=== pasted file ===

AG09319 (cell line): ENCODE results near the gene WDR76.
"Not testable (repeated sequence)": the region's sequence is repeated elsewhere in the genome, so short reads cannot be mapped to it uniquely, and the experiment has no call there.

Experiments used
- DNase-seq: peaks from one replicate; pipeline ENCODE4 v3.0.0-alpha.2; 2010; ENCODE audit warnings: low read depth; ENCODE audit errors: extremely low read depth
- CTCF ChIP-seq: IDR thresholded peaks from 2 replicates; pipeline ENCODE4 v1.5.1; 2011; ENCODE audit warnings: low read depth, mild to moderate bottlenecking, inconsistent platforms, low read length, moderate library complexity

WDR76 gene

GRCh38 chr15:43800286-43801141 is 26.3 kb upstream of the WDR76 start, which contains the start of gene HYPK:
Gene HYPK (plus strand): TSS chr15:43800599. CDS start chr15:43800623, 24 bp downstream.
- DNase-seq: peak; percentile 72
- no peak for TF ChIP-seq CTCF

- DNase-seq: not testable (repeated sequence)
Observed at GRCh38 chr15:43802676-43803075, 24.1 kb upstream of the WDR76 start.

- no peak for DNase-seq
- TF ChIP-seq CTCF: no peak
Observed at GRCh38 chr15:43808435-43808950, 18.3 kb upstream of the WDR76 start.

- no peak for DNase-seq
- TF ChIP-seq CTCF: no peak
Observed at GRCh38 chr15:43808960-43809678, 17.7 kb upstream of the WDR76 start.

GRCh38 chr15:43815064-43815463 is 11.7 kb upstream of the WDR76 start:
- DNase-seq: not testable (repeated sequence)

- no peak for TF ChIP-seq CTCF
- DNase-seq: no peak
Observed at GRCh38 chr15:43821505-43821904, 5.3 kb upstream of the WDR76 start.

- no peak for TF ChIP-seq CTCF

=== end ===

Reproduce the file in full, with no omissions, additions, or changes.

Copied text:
AG09319 (cell line): ENCODE results near the gene WDR76.
"Not testable (repeated sequence)": the region's sequence is repeated elsewhere in the genome, so short reads cannot be mapped to it uniquely, and the experiment has no call there.

Experiments used
- DNase-seq: peaks from one replicate; pipeline ENCODE4 v3.0.0-alpha.2; 2010; ENCODE audit warnings: low read depth; ENCODE audit errors: extremely low read depth
- CTCF ChIP-seq: IDR thresholded peaks from 2 replicates; pipeline ENCODE4 v1.5.1; 2011; ENCODE audit warnings: low read depth, mild to moderate bottlenecking, inconsistent platforms, low read length, moderate library complexity

WDR76 gene

GRCh38 chr15:43800286-43801141 is 26.3 kb upstream of the WDR76 start, which contains the start of gene HYPK:
Gene HYPK (plus strand): TSS chr15:43800599. CDS start chr15:43800623, 24 bp downstream.
- DNase-seq: peak; percentile 72
- no peak for TF ChIP-seq CTCF

- DNase-seq: not testable (repeated sequence)
Observed at GRCh38 chr15:43802676-43803075, 24.1 kb upstream of the WDR76 start.

- no peak for DNase-seq
- TF ChIP-seq CTCF: no peak
Observed at GRCh38 chr15:43808435-43808950, 18.3 kb upstream of the WDR76 start.

- no peak for DNase-seq
- TF ChIP-seq CTCF: no peak
Observed at GRCh38 chr15:43808960-43809678, 17.7 kb upstream of the WDR76 start.

GRCh38 chr15:43815064-43815463 is 11.7 kb upstream of the WDR76 start:
- DNase-seq: not testable (repeated sequence)

- no peak for TF ChIP-seq CTCF
- DNase-seq: no peak
Observed at GRCh38 chr15:43821505-43821904, 5.3 kb upstream of the WDR76 start.

- no peak for TF ChIP-seq CTCF